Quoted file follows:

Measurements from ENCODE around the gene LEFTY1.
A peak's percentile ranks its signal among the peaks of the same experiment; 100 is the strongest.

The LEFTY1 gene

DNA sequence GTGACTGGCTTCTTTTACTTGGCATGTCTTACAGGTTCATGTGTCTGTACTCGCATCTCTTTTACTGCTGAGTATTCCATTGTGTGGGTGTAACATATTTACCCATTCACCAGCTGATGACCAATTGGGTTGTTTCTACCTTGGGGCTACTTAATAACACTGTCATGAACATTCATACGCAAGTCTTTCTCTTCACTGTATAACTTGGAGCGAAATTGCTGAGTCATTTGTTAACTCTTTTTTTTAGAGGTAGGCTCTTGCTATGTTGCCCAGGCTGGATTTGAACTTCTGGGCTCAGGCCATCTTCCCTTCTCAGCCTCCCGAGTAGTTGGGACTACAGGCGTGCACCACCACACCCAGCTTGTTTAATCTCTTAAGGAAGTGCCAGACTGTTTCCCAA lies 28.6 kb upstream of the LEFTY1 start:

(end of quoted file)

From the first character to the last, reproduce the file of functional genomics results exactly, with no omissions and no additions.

Measurements from ENCODE around the gene LEFTY1.
A peak's percentile ranks its signal among the peaks of the same experiment; 100 is the strongest.

The LEFTY1 gene

DNA sequence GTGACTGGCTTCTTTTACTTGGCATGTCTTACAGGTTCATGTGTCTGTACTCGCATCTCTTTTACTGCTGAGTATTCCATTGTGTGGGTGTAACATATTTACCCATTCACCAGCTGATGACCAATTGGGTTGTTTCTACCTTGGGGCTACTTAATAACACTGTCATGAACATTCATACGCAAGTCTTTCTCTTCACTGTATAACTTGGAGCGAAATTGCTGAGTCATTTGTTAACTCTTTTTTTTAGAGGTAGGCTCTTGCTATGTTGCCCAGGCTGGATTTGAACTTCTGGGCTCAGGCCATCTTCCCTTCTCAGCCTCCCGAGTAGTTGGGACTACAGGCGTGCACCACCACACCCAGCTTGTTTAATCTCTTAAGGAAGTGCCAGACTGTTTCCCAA lies 28.6 kb upstream of the LEFTY1 start: